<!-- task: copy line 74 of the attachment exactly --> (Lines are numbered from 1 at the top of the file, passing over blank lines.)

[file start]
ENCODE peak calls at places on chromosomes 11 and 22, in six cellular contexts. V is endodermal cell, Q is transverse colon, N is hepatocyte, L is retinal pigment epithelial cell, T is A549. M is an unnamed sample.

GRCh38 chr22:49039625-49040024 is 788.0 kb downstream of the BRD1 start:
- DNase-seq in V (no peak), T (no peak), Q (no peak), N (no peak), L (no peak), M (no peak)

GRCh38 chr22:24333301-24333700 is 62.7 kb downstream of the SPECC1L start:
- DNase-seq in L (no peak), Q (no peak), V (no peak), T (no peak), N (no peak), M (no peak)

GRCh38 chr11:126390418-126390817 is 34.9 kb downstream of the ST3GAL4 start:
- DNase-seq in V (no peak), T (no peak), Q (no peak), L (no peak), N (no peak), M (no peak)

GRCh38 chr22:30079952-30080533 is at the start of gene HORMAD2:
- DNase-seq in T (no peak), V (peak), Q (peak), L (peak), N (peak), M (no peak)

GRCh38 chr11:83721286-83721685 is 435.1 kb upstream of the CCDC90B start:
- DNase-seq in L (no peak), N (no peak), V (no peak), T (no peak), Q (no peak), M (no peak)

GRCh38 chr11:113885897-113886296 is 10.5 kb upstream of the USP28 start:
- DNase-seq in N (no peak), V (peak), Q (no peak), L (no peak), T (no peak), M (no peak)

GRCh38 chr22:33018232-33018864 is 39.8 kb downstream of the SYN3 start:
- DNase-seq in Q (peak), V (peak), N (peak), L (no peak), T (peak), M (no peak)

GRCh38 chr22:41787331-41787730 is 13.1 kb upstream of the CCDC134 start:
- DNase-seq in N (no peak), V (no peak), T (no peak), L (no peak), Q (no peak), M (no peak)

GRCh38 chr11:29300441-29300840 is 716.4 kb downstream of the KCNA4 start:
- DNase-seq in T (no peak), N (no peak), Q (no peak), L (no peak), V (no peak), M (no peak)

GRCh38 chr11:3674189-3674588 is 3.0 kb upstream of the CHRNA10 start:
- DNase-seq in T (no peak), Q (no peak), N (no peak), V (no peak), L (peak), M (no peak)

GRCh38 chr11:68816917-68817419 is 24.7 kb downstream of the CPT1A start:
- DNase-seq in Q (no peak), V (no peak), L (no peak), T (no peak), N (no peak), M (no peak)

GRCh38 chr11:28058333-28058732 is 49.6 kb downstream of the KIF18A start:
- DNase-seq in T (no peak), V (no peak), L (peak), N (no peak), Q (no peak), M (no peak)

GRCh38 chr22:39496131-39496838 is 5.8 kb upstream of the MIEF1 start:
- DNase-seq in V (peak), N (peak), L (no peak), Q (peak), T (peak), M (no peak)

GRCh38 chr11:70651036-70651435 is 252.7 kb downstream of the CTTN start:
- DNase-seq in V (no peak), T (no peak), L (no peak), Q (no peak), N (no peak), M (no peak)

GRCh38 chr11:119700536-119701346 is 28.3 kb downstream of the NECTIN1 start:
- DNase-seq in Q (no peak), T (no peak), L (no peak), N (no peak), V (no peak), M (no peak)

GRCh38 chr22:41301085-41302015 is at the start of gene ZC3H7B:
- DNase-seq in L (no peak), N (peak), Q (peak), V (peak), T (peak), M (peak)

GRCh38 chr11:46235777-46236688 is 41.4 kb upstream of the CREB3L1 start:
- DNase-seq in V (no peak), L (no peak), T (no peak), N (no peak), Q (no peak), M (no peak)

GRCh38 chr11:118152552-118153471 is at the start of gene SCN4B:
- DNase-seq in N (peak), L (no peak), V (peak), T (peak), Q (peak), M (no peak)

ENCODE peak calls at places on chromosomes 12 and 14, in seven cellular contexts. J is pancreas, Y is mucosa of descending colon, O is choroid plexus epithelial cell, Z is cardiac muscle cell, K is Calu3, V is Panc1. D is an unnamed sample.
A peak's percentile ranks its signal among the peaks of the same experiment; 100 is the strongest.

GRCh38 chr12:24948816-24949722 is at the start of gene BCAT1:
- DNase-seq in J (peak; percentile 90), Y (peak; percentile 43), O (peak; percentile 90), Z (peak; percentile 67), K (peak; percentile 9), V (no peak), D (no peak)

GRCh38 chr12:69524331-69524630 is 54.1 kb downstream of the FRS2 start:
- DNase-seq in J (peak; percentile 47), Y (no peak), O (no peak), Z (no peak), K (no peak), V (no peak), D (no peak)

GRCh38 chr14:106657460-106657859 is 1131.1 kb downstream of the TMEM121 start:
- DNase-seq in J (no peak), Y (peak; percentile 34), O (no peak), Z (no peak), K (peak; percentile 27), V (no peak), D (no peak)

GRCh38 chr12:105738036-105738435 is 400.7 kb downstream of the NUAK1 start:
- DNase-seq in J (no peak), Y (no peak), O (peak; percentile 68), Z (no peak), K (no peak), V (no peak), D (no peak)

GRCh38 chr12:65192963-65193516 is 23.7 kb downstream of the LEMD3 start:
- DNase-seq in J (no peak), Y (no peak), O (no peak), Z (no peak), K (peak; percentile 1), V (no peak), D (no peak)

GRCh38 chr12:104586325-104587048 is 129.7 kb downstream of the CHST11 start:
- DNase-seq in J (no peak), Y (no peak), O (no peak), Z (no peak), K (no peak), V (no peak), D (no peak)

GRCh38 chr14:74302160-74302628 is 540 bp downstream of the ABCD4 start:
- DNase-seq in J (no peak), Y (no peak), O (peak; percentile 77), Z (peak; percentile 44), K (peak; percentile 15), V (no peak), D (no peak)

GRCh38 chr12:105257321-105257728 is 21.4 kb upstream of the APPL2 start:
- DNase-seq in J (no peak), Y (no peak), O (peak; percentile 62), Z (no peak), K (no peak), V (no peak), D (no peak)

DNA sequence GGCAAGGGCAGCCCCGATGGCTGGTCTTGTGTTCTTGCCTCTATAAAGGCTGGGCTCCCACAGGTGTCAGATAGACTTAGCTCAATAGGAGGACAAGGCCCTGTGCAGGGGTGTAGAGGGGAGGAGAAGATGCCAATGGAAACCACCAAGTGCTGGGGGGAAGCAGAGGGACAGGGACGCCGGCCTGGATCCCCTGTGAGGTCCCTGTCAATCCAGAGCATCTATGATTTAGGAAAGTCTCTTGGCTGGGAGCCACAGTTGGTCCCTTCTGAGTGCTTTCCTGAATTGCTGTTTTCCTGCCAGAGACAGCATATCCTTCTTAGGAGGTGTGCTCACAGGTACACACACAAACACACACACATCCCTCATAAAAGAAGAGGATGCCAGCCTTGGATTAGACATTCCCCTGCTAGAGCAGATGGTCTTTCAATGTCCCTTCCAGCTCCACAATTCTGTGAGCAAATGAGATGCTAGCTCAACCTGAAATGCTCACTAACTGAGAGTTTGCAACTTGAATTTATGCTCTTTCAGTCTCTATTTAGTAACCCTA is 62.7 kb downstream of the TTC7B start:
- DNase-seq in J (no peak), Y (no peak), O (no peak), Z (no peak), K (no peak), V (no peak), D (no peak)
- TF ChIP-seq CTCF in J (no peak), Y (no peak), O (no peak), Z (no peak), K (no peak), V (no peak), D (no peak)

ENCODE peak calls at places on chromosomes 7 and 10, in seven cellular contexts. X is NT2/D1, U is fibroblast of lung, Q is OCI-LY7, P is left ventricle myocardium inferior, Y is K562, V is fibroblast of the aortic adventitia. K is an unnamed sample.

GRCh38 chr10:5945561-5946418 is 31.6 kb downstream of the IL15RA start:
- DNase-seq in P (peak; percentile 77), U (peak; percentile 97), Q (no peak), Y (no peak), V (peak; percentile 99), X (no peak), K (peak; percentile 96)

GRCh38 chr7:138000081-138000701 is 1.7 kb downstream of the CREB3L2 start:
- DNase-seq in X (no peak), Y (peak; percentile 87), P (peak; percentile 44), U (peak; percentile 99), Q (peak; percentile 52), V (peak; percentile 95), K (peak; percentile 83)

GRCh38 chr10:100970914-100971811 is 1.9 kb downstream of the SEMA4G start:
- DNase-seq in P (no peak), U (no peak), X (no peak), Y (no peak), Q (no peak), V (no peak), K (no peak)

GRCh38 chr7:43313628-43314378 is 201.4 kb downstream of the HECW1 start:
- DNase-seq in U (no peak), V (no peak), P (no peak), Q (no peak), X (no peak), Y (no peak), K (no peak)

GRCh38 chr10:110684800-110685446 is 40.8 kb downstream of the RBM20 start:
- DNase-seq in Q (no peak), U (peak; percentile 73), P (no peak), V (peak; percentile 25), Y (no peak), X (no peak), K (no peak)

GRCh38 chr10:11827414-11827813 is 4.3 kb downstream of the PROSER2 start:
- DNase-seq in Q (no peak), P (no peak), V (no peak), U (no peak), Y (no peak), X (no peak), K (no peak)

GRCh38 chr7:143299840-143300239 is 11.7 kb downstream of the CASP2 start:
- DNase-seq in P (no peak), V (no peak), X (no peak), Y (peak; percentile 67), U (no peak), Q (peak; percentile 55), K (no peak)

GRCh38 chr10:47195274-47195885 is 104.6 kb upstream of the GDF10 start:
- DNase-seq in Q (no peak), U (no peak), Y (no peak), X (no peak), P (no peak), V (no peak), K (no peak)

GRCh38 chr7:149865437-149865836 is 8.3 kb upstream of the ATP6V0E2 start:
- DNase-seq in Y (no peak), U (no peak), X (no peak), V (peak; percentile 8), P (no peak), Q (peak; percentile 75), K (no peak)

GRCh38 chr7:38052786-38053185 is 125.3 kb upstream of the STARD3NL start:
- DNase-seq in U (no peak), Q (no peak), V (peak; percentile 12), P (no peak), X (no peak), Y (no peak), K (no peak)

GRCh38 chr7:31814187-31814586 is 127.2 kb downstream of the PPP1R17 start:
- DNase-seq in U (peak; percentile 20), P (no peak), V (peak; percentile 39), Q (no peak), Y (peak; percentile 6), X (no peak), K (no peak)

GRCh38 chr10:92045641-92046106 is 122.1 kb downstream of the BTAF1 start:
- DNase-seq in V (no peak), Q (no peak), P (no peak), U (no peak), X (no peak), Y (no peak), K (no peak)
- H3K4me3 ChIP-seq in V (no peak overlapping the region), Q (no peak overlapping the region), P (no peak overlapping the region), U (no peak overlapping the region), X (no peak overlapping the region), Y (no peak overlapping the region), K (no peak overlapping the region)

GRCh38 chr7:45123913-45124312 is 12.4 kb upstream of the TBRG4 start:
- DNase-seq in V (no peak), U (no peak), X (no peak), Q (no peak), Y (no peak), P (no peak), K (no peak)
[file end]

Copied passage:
GRCh38 chr10:47195274-47195885 is 104.6 kb upstream of the GDF10 start: